February 19, 2021
As Wyoming lawmakers prepared to take up House Bill 75, legislation that would make it harder for voters to cast their ballots in the name of “preventing fraud,” ESPC convened a top-notch panel of voting rights and elections experts via Zoom for some real talk around election integrity.
First, let’s dispense with the “fraud” myth. As Linda Fritz, clerk of Crook County, Wyoming, noted, there are so many safeguards in place—from secure voting machines and bill transporting processes to ensuring that election judges are not the same people who serve as pollworkers, that it would be nearly impossible for someone with nefarious intent to meddle in an election. “In the state of Wyoming,” she said, “I’m not concerned about fraud.”
Susan Simpson, president of the League of Women Voters of Wyoming, has been an election judge for 23 years. “We do everything in pairs and we’re in different parties,” she said. “So it’s not a case of two people of the same party being able to cook the books in some way.”
The problem with the myth of voter fraud, said Sean Morales-Doyle of the Brennan Center for Justice, is it encourages people to focus on a few scary-sounding things instead of asking ourselves what we could be doing better. (See HB75 above.) “The rhetoric of rampant voter fraud is really powerful. It appeals to people’s anxieties and fears and lets them point a finger at a bad actor. And, frankly, some politicians see it as a very convenient way to justify a loss.”
But the fact is that, thanks in large part to the integrity and dedication of county clerks like Fritz, Wyoming is already doing a good job at election security. (As we’ve noted before, our own secretary of state called our election “nearly flawless” just last month.)
So what should our goals be when it comes to voting and elections?
Think “F.A.S.T.E.R. elections,” said Amber McReynolds, CEO of the National Vote at Home Institute and an architect of Colorado’s voter reforms that substantially increased voter turnout in that state. “Fair, accurate, secure, transparent, equitable, and reliable elections. All of those values matter equally, and election officials—like Linda and the 7,000 plus that run elections around the country—have to balance all of those values together.”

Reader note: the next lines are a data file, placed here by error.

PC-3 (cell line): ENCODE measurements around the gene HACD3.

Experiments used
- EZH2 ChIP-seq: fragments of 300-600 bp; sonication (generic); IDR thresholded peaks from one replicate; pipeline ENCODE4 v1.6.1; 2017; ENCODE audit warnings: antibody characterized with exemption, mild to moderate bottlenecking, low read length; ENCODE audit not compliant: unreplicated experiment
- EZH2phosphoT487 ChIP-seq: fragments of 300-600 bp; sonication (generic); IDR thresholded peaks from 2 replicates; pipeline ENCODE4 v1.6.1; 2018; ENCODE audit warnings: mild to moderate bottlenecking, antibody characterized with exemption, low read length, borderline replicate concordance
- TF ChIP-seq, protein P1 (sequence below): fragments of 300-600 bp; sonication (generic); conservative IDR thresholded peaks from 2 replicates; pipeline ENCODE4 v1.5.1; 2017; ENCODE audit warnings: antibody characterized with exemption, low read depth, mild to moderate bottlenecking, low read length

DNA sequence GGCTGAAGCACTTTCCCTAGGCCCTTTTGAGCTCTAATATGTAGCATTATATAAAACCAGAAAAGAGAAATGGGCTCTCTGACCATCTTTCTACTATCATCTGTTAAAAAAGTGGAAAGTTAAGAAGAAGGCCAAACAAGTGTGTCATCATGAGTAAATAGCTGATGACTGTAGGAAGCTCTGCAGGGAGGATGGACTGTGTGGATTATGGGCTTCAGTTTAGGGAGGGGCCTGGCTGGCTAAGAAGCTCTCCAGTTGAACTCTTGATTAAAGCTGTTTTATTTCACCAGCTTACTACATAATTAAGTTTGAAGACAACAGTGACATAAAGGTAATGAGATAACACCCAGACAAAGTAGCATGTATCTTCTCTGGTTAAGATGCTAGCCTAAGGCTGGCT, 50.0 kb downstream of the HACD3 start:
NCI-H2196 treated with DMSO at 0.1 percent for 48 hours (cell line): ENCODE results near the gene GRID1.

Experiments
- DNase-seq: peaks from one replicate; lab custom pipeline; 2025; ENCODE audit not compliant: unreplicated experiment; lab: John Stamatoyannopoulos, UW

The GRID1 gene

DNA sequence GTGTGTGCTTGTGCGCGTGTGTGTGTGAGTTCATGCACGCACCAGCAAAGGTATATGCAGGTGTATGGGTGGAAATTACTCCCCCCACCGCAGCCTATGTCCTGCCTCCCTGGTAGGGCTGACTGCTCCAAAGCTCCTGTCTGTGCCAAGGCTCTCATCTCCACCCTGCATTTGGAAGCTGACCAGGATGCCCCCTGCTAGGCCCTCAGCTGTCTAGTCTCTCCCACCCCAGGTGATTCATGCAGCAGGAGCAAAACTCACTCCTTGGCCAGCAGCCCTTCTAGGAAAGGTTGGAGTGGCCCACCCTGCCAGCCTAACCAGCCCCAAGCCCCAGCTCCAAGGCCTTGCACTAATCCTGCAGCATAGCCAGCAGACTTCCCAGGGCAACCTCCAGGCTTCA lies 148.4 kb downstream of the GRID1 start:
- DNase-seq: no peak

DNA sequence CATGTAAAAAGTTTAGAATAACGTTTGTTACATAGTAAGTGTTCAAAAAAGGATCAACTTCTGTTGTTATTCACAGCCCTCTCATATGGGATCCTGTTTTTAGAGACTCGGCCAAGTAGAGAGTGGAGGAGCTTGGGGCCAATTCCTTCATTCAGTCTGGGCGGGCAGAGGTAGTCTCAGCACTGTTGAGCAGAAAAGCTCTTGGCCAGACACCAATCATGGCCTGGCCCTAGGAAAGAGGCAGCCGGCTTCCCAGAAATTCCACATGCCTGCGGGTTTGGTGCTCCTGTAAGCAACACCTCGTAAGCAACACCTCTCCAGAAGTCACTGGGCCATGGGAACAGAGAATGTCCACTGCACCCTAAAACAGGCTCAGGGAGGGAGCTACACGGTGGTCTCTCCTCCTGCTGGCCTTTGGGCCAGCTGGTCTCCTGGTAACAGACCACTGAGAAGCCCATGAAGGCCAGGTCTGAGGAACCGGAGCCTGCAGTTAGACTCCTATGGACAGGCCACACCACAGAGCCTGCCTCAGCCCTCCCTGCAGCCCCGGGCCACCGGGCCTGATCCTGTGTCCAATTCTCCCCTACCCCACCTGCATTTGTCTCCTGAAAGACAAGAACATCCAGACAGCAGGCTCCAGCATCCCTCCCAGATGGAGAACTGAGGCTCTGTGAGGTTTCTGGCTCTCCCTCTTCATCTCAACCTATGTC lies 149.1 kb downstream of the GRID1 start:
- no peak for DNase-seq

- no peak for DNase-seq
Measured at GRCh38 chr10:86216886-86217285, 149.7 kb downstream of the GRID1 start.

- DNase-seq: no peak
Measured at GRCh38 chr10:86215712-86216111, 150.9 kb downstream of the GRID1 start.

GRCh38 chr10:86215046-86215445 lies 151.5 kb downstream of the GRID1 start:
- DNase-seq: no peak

Unfortunately, she said, policymakers often propose bills that don’t balance all those values, choosing instead to focus on one value, such as security, at the expense of some or all of the others. She pointed to the fact that nationwide, 80 million eligible people didn’t vote in the 2020 election. That, she said, is the real challenge.
“In a healthy democracy we’re appealing to as many voters as possible,” said Morales-Doyle, “getting as many people to participate. We should really be bringing new people into the fold. Rather than appealing to our worst instincts, we could be making people feel that their votes do count and welcoming them to the conversation.”
Some of the best ways panelists cited to do that?
- automatic voter registration
- same-day voter registration
- no excuse absentee or mail-in ballots
- online voter registration
- more voting centers
- including county clerks and election officials in voter reforms
- robust civics education
Wyoming already checks some of these boxes, such as same-day voter registration and no-excuse absentee ballots. But there’s plenty of room for improvement.
The upside of the false narratives around fraud? People are starting to get wise to it.
“There are a lot more voters for whom voting rights are a top issue now,” said Morales-Doyle. “This is a thing people care about. We have dozens of people showing up for a call like this to talk about this issues, and it’s happening all the time. We have a moment where there’s a possibility to get people energized around a more positive approach to our democracy.”
Take Action: Weigh in on House Bill 75 and let lawmakers know you oppose this bill.
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